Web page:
All life is being lived. Who is living it, then?
Is it the things themselves,
or something waiting inside them,
like an unplayed melody in a flute? Is it the winds blowing over the waters?
Is it the branches that signal to each other?
Is it flowers
interweaving their fragrances,
or streets, as they wind through time? Is it the animals, warmly moving,
or the birds, that suddenly rise up?
Who lives it, then?
God, are you the one who is living life?
—Rainer Rilke, Book of Hours
"Because of this"
The final two lines of this chapter are, to put it lightly, vexing. The second to last line is a question, which is basically Lao Tzu asking his audience, “How do I know all this?” How do I know the ways of creation, or of nature, or of the Tao?
There are plenty of ways of interpreting these vague lines, and I cover a few of them in the podcast. In my mind, the lesson here is that there eventually comes a point at which we come to a point where we can no longer answer the “how” question in our spirituality. We can continue pressing with questions and investigating deeper and deeper, but sooner or later we will hit a wall where we can only say, “Well, I just know.” We can only deconstruct so much, and there is no rational, bedrock foundation for faith and spirituality. Descartes got as far as “I think, therefore I am,” in his epistemology (philosophy of what we know and how we can know it); Lao Tzu does a similar thing with his spirituality. “I exist, and everything else exists; therefore the Tao exists.” In fact, that is exactly how Joseph Owles translates this section:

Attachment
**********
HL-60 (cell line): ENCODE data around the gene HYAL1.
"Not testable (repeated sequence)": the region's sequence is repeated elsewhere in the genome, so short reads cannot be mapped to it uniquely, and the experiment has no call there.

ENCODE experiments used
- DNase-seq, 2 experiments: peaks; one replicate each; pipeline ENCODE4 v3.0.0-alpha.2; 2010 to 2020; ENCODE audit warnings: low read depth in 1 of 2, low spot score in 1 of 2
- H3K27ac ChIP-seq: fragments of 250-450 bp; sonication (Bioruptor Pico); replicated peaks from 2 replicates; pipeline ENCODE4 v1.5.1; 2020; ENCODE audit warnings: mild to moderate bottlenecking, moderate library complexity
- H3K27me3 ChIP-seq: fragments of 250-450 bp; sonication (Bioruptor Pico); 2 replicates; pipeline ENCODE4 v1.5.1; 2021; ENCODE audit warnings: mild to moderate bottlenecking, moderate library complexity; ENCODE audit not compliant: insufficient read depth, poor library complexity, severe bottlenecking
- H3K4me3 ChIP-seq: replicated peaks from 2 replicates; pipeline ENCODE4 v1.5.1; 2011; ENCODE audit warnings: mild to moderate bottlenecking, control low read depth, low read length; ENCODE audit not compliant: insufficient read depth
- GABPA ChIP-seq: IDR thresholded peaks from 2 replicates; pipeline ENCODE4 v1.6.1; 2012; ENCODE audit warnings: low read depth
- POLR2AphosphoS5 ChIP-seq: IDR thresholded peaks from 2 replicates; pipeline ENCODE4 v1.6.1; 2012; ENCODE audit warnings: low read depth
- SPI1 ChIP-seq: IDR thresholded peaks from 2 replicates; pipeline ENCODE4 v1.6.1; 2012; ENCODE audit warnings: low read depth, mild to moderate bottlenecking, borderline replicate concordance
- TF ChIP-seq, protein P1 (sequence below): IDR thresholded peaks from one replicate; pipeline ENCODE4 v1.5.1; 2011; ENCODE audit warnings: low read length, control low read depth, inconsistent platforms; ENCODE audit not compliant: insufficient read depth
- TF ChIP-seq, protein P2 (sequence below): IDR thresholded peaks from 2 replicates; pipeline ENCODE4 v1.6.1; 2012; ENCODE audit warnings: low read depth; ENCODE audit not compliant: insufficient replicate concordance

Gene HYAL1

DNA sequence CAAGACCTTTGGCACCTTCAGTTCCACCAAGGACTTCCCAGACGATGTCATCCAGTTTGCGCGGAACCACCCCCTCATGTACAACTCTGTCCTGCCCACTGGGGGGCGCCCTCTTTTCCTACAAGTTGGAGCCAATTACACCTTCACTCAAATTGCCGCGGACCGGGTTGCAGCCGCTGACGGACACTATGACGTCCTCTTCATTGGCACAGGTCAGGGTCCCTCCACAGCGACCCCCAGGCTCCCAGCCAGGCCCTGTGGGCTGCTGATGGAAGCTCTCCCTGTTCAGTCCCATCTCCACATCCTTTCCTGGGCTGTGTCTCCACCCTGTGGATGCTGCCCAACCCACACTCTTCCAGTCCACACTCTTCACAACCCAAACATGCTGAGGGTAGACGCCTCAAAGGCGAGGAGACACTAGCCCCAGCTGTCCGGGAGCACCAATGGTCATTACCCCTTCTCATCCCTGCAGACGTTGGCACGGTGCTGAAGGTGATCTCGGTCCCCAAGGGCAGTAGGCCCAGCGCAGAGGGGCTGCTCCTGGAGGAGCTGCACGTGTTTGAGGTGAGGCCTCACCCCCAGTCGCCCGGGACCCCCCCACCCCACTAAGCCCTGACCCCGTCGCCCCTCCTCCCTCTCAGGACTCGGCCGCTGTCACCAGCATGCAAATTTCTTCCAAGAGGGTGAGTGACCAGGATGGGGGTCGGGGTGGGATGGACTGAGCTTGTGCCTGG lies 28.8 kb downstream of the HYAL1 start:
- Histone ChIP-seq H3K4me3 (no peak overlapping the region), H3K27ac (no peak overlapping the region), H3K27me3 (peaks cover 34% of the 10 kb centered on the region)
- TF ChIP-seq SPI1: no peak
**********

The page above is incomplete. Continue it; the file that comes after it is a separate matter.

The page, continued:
Everything that lives and exists does so because of Tao.
That is a fact!
How can I know that?
They exist and I exist.
Something brought us into existence.
That something is Tao.
So, I know that because I exist, Tao exists.
Because Tao exists, I exist. It’s that simple.